Greener synthesis of nanoparticles for insect pest management:
Synthesis of nanoparticles using plant materials, microbes and other natural products is considered as greener synthesis. The greener techniques like, microwave synthesis, ultrasound, hydrothermal, magnetic and other biological methods without contacting the reaction media, air and at lower temperature (Kharissova et al., 2013) are being widely practiced. Among the materials used, plant materials have much scope and advantages over others in changing the synthesized particle morphology and its bioavailability which is mainly attributed to the presence of more number of secondary metabolites (phenolics, alkaloids) in larger quantities. Secondary metabolites act as reducing and capping agents, thereby arresting the growth and agglomeration of particles. This action prevents any further reactions in the synthesized nanoparticles and leads to increased shelf life/longevity and stability of the particles.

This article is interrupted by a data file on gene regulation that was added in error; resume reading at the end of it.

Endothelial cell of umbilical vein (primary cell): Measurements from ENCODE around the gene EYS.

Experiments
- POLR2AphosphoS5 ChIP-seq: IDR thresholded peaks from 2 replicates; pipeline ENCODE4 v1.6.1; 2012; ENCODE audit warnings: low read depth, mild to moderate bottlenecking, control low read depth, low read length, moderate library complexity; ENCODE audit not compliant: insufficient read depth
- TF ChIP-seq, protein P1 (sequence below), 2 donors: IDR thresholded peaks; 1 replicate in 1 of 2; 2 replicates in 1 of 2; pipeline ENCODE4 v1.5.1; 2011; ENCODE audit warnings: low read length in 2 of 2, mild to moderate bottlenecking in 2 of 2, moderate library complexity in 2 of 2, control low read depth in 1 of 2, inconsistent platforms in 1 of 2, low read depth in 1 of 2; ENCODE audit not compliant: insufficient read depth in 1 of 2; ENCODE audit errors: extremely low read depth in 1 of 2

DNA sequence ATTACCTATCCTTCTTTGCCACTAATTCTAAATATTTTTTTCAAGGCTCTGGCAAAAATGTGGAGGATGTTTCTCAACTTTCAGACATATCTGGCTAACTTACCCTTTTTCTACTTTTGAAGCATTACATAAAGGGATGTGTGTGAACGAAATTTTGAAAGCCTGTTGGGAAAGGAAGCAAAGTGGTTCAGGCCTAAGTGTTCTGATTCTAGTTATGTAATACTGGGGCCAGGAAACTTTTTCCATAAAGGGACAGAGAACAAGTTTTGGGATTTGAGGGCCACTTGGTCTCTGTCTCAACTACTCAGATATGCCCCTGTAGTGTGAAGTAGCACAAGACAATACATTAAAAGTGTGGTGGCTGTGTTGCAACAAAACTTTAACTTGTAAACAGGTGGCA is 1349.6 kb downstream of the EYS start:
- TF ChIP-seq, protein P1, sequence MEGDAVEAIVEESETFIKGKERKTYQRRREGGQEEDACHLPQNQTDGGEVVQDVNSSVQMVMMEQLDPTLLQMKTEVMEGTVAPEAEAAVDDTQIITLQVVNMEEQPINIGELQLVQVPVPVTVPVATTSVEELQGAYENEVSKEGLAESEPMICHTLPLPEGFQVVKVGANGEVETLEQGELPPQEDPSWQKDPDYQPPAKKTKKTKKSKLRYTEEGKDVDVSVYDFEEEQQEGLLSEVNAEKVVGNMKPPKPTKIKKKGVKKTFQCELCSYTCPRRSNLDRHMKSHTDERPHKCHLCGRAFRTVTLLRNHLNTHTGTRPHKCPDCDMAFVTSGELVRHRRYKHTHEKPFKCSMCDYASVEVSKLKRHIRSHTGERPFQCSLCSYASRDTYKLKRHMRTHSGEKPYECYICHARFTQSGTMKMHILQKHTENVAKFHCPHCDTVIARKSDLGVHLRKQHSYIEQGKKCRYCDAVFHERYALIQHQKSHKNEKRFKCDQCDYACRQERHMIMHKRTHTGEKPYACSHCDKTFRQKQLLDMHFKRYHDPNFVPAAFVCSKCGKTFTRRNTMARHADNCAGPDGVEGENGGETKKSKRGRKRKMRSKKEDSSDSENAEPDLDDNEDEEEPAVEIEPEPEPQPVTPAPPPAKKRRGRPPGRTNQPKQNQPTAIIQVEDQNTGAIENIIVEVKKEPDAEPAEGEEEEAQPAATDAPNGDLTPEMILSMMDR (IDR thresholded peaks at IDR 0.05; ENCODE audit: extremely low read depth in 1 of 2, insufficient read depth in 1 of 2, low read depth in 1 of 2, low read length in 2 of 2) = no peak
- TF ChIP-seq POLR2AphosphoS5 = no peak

Major advantages of Greener synthesis of nanoparticles over other methods are, it is simple (one pot reaction), cost-effective (no additional chemicals and surfactants), relatively reproducible, and often results in more stable materials.
At present many researchers synthesizing different metal nanoparticles (Kharissova et al., 2013) using various types of plants and their parts including leaves, roots, bark, stem, and fruits (Mittal et al., 2013; Rajan et al., 2015). They were successful in studying the effect of such nanoparticles on insects (most of the studies were on stored grain insects (Stadler et al., 2010) and very few on other insects) but yet to confirm the exact mode of action of these nanoparticles when used as pesticides.